China’s top antitrust regulator has issued a RMB 18.2 billion ($2.8 billion) fine on e-commerce giant Alibaba for antitrust practices including “forced exclusivity.” The fine is the largest antitrust penalty ever issued in China.

Why it matters: The record penalty on Alibaba, a bellwether of China’s tech sector, highlights Beijing’s continued efforts to curb anti-competitive practices at major tech firms.

  • The business empire of Jack Ma, the once high-profile billionaire behind Alibaba and financial affiliate Ant Group, has been under heavy scrutiny since Ant’s highly anticipated initial public offering was suspended in November last year.

Details: The State Administration for Market Regulation (SAMR), China’s top market watchdog, said in a Saturday statement (in Chinese) that it has issued a RMB 18.2 million fine on Alibaba, nearly four months after launching an investigation in December last year.

  • Regulators said the investigation’s main focus was “forced exclusivity”, a practice in which platforms force merchants to use only one company’s platform or services.
  • The penalty is equivalent to 4% of the group’s revenue generated in the calendar year of 2019 in China.
  • Under article 47 of China’s Anti-monopoly Law, companies can be fined between 1% to 10% of annual sales for monopolistic practices.
  • The regulator also ordered Alibaba to revamp its operations and file self-examination compliance reports to SAMR for three years.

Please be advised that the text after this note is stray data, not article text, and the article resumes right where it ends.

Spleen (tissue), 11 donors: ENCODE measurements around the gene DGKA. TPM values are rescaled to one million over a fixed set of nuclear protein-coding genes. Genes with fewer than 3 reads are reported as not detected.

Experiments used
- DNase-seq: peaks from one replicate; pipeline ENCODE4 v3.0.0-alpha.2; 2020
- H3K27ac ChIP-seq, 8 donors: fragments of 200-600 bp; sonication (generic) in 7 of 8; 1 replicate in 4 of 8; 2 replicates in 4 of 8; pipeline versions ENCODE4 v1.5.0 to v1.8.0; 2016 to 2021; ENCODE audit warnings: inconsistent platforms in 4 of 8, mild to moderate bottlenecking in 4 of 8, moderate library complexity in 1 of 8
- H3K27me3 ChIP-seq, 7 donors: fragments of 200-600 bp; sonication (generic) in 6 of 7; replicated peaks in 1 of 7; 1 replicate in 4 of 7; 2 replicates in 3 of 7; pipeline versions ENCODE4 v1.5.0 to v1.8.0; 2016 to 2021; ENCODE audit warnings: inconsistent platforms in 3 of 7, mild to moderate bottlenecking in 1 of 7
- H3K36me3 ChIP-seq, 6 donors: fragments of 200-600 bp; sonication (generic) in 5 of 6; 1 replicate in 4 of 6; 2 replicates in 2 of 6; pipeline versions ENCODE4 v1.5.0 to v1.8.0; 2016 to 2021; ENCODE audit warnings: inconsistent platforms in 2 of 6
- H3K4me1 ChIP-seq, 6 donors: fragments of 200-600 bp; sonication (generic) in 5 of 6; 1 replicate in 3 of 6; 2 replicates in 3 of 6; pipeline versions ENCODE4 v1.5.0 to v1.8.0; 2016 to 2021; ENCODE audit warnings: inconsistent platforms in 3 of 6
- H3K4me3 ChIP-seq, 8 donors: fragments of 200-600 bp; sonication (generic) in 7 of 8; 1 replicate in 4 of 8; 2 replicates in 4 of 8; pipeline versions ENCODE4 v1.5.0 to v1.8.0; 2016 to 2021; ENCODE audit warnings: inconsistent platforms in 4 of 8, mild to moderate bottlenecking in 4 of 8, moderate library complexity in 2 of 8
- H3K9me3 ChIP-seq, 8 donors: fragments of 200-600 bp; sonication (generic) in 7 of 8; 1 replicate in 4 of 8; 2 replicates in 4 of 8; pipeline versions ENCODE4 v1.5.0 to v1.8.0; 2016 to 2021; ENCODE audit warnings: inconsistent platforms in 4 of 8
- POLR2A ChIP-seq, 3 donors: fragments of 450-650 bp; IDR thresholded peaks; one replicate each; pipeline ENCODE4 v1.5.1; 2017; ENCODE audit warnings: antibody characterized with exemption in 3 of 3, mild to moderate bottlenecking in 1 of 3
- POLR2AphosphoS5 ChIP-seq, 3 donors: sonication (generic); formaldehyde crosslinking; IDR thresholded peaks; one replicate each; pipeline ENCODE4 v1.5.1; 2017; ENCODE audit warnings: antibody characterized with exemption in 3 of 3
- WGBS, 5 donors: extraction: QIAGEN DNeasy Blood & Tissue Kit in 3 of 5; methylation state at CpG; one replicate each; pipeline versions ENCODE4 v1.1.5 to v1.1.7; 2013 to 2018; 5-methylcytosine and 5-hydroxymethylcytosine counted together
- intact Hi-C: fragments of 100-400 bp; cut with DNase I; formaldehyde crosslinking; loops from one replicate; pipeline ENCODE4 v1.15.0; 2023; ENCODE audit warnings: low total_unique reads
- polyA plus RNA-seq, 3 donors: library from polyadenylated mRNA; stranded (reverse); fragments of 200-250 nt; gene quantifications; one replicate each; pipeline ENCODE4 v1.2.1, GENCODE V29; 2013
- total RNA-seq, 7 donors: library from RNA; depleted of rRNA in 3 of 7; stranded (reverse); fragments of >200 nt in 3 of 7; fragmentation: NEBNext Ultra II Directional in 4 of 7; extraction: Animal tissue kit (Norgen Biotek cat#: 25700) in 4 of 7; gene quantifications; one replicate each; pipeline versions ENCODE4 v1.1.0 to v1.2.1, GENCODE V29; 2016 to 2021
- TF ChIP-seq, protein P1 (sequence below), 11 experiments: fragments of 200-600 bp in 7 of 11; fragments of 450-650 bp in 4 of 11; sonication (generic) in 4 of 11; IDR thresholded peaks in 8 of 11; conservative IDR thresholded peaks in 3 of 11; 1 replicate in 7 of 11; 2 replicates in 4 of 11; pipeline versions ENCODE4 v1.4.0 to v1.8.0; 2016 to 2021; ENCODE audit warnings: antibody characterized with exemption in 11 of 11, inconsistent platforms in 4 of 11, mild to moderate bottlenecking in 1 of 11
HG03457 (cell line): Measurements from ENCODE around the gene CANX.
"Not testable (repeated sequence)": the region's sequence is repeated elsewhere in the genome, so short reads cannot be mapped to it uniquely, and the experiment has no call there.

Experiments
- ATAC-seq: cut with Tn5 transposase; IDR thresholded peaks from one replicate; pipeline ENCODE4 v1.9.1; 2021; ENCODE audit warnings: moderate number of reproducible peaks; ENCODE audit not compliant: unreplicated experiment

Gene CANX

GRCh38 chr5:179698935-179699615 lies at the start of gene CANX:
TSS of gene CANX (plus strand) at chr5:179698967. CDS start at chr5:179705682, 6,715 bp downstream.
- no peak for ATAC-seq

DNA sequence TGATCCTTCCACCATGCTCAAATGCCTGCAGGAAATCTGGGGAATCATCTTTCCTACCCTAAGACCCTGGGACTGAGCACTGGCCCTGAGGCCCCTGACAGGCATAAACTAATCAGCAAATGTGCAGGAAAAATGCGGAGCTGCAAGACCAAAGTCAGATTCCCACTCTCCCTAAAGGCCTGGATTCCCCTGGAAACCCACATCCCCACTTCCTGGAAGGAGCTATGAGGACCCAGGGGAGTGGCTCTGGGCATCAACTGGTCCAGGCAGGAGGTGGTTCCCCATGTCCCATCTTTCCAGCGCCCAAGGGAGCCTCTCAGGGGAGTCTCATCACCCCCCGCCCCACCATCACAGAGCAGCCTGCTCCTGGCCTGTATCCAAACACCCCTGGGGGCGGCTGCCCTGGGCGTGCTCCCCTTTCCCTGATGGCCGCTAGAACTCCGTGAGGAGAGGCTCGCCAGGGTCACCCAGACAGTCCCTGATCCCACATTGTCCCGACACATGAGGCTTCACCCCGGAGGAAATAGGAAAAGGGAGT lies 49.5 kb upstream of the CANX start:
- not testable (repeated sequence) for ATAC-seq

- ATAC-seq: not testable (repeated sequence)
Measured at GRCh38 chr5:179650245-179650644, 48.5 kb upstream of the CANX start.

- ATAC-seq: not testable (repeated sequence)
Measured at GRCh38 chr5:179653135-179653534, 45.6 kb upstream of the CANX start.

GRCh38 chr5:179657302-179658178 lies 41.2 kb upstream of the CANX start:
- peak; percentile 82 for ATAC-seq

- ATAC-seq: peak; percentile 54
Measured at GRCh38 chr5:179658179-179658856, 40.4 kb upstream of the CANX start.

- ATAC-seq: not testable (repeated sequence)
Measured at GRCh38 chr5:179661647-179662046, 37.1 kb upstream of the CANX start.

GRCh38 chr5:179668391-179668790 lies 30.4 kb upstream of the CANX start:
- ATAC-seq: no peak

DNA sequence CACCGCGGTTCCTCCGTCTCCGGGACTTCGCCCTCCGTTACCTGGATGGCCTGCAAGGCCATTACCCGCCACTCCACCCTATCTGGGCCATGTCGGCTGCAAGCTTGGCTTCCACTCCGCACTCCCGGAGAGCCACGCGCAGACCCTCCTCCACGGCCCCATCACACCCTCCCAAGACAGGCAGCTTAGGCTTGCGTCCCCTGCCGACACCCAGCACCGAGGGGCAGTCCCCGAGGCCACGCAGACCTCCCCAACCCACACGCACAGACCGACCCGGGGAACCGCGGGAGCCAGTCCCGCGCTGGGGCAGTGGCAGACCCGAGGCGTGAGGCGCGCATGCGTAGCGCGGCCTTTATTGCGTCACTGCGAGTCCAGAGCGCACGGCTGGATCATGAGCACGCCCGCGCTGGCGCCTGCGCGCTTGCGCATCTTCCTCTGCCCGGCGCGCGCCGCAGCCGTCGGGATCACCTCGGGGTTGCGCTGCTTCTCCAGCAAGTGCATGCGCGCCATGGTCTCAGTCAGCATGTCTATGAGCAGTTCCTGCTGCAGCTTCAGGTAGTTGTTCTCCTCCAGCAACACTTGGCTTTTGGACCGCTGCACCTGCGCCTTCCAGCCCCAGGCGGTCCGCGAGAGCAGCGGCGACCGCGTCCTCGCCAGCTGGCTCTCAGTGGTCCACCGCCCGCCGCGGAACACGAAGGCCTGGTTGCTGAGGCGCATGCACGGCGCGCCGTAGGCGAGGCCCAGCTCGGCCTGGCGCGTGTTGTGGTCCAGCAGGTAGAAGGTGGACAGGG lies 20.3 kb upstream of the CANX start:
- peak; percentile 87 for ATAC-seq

• Alibaba says in a Saturday response that it has “accept the penalty with sincerity and will ensure our compliance with determination.”
  • The company added that will hold a public conference call on Monday to discuss the decision.

Context: Alibaba has been in a years-long public spat over the subject of “forced exclusivity” with rivals including Pinduoduo, JD, and Meituan. These companies say Alibaba has used its size to force merchants off their platforms.

  • The investigation result comes shortly after Alibaba was overtaken by Pinduoduo as the largest e-commerce platform in China by number of users. Pinduoduo describes itself as a major victim of Alibaba’s forced exclusivity practices.
  • Alibaba is not alone. Internet giants including Tencent, Didi, and Baidu have recently been hit with antitrust fines, most for failing to report M&A deals to regulators.

READ MORE: INSIGHTS | Antitrust push in China tech

Emma Lee (Li Xin) was TechNode's e-commerce and new retail reporter until June 2022, when she moved to Sixth Tone to cover technology and consumption. Get in touch with her via or Twitter.